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Fortnightnotes: software freedom, retrofitting, objects

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Now Play This 2021 happened! It was lovely, from the not-flying pre-festival experience of an economy class seat flight sim, to a neighbourhood walk with musical accompaniment to close the festival. Some of it is on YouTube now. I enjoyed the mellow alternative management-sim of Among Ripples: Shallow Waters (rebuilding and maintaining the water ecosystems), and the visions of the future - particularly the mixed responses of the people of post-flood Venice 2089. Other highlights were thinking about the other side of things with games about "bad actors" , and the art concept of the Garden of Early Delights .   Maintain is hosting a darning workshop online on the 29th April  - an opportunity to learn about visible mending and the experience of clothing repair.  I continue to be annoyed about What3Words, but this is now becoming more of a thing for others. As well as the financial/sector commentary here, there's been more people finding examples where the words are in fac

Fortnightnotes: heating, levelling, generations

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 From a new report on UK experiences of food through the pandemic : https://twitter.com/FoodEthicsNews/status/1372536574269923330   If you are in the UK, you can see how polluted it is at your address - http://addresspollution.org/     https://twitter.com/xr_cambridge/status/1372818902036664320   Chris Giles writes in the FT [paywall] about the UK's failure to make progress on reducing the carbon burn of home heating. The Green Homes grant has flopped "because it is highly restrictive, only allowing energy-saving measures such as “secondary” improvements to windows and doors if combined with “primary” measures often inappropriate for older homes."Also - "there is a stealth tax on energy bills through the “environmental and social obligations” required from energy companies... these account for under 2 per cent of a typical gas bill, but nearly 23 per cent of electricity bills."  HT Chris Vallance -  https://twitter.com/radioproducer/status/13728265425905459

Weeknotes: geo-engineering, consequences, funding, a poem

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A dire warning reported in the Guardian: The climate emergency is already hitting “worst case scenario” levels that if left unchecked will lead to the collapse of ecosystems, with dire consequences for humanity, according to the chief executive of the Environment Agency . Warning that this is not “science fiction”, Sir James Bevan said on Tuesday that in recent years several of the “reasonable worst case scenarios” had happened in the UK, with more extreme weather and flooding. ... “The net effects will collapse ecosystems, slash crop yields, take out the infrastructure that our civilisation depends on, and destroy the basis of the modern economy and modern society. “If [this] sounds like science fiction let me tell you something you need to know. This is that over the last few years the reasonable worst case for several of the flood incidents the EA has responded to has actually happened, and it’s getting larger." David Finnigan on geo-engineering and personal moral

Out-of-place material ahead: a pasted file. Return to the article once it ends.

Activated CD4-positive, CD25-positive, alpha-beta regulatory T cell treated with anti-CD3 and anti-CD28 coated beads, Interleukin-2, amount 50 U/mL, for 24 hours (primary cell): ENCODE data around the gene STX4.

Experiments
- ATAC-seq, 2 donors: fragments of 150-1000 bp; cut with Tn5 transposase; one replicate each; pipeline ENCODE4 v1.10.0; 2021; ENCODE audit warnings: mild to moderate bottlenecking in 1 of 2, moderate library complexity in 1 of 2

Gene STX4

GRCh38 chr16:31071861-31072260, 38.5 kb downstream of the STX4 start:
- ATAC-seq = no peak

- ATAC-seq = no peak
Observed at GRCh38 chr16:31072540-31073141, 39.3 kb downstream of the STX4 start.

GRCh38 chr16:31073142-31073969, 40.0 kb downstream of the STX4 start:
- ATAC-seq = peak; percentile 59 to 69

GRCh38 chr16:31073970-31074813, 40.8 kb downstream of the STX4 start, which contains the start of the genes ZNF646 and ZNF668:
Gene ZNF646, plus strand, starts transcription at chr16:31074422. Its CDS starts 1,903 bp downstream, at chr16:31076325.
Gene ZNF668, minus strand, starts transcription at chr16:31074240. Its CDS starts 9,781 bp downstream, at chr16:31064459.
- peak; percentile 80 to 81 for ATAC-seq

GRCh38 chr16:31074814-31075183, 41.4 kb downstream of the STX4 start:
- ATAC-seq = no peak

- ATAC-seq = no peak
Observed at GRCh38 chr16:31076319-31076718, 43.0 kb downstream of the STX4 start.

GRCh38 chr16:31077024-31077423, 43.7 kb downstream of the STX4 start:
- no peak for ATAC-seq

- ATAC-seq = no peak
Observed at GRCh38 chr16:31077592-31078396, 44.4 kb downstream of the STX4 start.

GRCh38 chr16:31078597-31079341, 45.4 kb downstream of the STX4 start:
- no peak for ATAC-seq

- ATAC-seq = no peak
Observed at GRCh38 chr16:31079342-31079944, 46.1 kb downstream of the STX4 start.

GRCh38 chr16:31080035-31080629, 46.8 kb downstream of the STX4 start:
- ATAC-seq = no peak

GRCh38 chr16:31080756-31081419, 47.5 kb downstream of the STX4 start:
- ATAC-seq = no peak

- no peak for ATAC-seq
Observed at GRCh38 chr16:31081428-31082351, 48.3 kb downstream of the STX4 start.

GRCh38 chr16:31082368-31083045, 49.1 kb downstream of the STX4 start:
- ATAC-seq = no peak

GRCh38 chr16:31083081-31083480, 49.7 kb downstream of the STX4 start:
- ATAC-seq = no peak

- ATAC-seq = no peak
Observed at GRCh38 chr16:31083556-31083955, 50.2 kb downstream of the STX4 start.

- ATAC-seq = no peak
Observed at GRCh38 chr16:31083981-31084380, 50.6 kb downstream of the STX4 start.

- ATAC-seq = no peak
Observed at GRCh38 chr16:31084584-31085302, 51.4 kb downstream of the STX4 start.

Weeknotes: populism of equal cheating, warranties, language

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Thanks Adrian McEwen for the link to this clear depressing summary of UK government failures over 12months by Michael Head. https://twitter.com/JolyonMaugham/status/1355533287482138626 I remember the energy and drive when the UK hosted the Open Government Partnership in London in 2013, but we've not kept up: https://twitter.com/TimJHughes/status/1358433586848821248   Where should the UK invest in R&D? Tom Forth writes about R&D, transport, skills and growth. Check out the amazing talks from Wuthering Bytes 2019, now on YouTube.   It was, as ever, an honour to compere these incredible sessions. I shouldn't pick favourites, but Sarah Angliss on atomic gardening and Georgina Ferry on Lyons cafes and the first business computer were highlights for me.  I loved (ha) the thoughts in this thread of Chiara Acu's art - "in the spirit of waging love." Many thanks to Cassie Robinson for sharing these this morning :) There are so many good bits in Matt Stoller'

Weeknotes: weather forecast, gadgetbahn, accountability

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Check out the Met Office's review of 2020's weather: ...the UK’s third warmest, sixth wettest and eighth sunniest year in the UK national series, which extend back to 1884 for temperature, 1862 for rainfall and 1919 for sunshine. 2020 is the only year that features in the Top 10 ranking for all three. .... It is likely that, globally, 2020 was one of the three warmest years on record and that 2011-20 was the warmest decade. ...The UK has warmed by close to 1C, comparable to the global rise in average temperature.   February was the wettest ever for the UK, and the fifth wettest calendar month ever. It was followed by an exceptionally dry and sunny spring - the sunniest on record. What's the long range forecast? Relative to 1981-2000 average, 2020 was 0.93C warmer than average. However, the chart above suggests that, by the 2040s and 2050s, this would be counted as a cooler than average year. For rainfall, annual projections for the UK have a large range as men